Anuncié el mes pasado que participaría en un simposio que organiza la World History Association y que se hará en marzo en la Universitat Pompeu Fabra, en Barcelona. Ya tengo la fecha concreta y el formato de mi participación. Como dije, el tema del simposio es «Port Cities in World History” y yo daré una pequeña conferencia titulada “Dejima island, the gateway between Japan and Europe in the 17th to 19th centuries”. Ésta formará parte de un panel de cuatro conferencias bajo el nombre genérico “Interaction and multiethnic communities in early modern Asian ports”, que me han invitado a moderar. Será el viernes 28 de marzo a las 09.00h. de la mañana. Os comparto el abstract de mi ponencia, para que veáis de qué tratará:

In 1638 the military government of Japan expelled the Portuguese from the country, after being there since 1543, one year earlier they had also expelled the Castilian, while the English had willingly left Japan in 1623. Thus ended nearly a century of contact between Europe and Japan, long monopolized by Iberian Jesuits, determined to bring Catholicism to Japan.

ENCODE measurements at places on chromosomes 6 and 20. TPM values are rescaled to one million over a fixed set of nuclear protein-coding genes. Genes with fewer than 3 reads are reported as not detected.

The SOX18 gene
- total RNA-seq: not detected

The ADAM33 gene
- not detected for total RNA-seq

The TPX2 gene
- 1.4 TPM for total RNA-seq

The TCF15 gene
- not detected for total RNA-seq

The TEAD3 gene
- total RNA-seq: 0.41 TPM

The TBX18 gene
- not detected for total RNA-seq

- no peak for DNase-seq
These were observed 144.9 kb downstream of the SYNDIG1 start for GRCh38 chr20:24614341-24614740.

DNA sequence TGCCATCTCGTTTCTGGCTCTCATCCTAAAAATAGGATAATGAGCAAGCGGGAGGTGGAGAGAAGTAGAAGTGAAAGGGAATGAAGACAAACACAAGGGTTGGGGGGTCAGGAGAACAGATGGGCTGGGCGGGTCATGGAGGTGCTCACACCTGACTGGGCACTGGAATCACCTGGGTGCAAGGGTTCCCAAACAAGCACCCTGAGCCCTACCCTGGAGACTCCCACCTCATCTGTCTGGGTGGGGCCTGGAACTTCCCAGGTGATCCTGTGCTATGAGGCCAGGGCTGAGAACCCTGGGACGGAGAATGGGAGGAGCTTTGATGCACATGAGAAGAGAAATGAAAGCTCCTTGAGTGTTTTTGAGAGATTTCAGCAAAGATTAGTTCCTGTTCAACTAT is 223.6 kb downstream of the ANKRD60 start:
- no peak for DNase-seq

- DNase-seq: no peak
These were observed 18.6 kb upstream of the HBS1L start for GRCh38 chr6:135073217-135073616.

But contact was not broken completely, the Dutch were allowed to continue trading with Japan, but only in the small artificial island of Dejima, in the bay of the southern city of Nagasaki, a space they would have to share with the Chinese, the only other country which maintained contact with Japan during the more than two hundred years it remained relatively isolated by choice from the rest of the world. Dejima became an important trading place, but also a channel of communication of ideas and information between Europe and Japan, which even led to the creation of a discipline of study, Rangaku («Dutch studies»), which allowed the Japanese to follow the European technological and medical advances. In 1854, with the forced opening of the country, this unique communication channel was lost, and Japan re-discovered a whole world it had almost forgotten about, a whole world that had changed significantly since their last contact.